We were offered tea. Two women were selling these plaited handcrafts, and disappeared once I had bought.
I wandered around looking at the display in the tent. There was one cabinet full of gold coffee cups and chipped china teapots, the same as you'd see in a second hand shop in Australia.
As we left, Ali mentioned that the sire of a camel herd is called Al Famil. It's a while since Ali has been here, but he remembered that the sire of this particular herd is a male called Shaheen, if he's still alive. We didn't find out.
Back in Bideyah, we saw a man in a very smart 4WD driving erratically. Ali said he must have sold a camel (to buy such an expensive car, an extension of the bedouin joke). It made us laugh.
On our way to an old abandoned village, Ali explained that the Al Hajar Mountains (both north and south sections of them) are made of sandstone which gives a pink look, but there are foothills of darker grey igneous rock, where the earth's crust long ago broke, and the lava squished out (technical term) of the fissure, pushing up the range, and solidifying the lava to form the igneous foothills. It makes for very pretty two-layered scenery. The igneous rocks are rich in chromite.
We stopped at a village called Al Mudairib. The old town built was built in the seventeenth century after the Omanis had expelled the Portuguese. The buildings made of ordinary baked mud were falling down. Other buildings made by fire-baking are lasting much better. This technique involves building a fire next to a wall to bake the mud very hard. The tower is made of baked mud (how big must the fire have been????) and there are normal mud houses in the right foreground.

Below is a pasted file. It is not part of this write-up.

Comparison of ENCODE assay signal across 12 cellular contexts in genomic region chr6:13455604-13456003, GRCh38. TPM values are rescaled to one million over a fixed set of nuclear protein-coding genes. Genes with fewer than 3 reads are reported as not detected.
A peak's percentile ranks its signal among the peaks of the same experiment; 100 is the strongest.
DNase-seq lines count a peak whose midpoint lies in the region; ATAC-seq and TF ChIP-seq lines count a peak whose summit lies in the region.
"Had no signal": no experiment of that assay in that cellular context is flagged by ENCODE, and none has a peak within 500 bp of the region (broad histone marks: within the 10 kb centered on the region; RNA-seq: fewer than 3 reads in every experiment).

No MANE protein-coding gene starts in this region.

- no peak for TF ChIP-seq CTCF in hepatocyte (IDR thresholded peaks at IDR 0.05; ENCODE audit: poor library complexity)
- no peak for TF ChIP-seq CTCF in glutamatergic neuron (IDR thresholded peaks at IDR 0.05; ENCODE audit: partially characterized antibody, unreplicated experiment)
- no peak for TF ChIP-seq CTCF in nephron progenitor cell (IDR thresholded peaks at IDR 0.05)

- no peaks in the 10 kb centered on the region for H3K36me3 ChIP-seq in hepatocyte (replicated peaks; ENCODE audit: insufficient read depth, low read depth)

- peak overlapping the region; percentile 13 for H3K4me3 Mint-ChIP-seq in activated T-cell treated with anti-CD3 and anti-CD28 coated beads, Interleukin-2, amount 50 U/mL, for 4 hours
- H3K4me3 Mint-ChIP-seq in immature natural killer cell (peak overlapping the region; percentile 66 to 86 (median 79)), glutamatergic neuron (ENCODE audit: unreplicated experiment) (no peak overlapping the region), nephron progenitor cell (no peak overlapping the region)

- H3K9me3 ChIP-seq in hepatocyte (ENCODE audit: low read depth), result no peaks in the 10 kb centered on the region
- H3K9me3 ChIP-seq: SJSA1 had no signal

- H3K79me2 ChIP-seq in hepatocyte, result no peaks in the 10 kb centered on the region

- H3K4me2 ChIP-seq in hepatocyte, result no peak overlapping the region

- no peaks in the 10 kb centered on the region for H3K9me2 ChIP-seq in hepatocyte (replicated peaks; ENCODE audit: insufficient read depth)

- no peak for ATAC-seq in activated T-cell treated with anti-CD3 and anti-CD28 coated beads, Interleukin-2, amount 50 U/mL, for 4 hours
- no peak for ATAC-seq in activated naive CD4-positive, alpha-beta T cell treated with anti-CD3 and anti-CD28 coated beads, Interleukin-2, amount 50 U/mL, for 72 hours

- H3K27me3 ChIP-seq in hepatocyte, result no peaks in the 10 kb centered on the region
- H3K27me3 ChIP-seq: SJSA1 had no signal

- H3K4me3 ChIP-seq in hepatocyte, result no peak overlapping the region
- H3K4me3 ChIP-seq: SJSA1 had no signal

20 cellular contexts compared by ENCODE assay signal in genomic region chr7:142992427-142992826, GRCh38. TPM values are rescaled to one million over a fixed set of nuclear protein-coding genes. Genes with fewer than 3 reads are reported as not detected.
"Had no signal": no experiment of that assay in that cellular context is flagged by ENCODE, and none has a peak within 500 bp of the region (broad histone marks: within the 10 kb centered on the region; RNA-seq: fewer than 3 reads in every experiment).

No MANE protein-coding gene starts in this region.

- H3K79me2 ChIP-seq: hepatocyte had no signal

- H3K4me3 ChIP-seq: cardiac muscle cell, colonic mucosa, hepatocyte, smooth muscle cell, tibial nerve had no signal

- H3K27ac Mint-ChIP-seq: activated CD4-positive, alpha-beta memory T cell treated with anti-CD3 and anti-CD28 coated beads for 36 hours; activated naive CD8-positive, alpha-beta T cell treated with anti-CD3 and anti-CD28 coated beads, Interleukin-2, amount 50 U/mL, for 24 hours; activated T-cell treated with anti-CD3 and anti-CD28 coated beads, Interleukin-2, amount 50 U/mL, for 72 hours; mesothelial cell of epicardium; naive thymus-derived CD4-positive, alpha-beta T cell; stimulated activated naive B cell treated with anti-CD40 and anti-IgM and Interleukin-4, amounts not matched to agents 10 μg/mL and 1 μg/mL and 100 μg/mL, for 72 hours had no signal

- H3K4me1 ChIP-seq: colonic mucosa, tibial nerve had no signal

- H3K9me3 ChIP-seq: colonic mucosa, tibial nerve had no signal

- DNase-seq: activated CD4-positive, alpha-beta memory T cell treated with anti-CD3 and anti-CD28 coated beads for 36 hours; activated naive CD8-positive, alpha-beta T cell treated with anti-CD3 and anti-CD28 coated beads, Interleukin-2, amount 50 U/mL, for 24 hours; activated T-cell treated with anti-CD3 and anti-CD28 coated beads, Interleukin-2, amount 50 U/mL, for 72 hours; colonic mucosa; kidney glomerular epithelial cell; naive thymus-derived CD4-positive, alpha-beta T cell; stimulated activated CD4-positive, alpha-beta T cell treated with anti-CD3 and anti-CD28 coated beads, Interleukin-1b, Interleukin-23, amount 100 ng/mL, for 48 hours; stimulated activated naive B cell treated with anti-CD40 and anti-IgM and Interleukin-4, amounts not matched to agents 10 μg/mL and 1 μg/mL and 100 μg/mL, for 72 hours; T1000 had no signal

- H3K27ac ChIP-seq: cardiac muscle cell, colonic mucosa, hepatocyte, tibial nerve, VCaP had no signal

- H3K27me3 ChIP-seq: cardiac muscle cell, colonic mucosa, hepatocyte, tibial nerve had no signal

Underneath the tamarind tree where Ali is standing is a four hundred year old canal. In Oman it's are called a falaj which works the same way as the qanats in Iran. Some of these are World Heritage Listed and up to 2000 years old. This was in perfect working order, a huge volume of water rushing through.
Since the mud has fallen away, it's interesting to see the rock structure supporting the walls and the arches.
Look how thick the walls are. What a refuge from the summer heat. Can't you feel the utter necessity of having the shade of vegetation?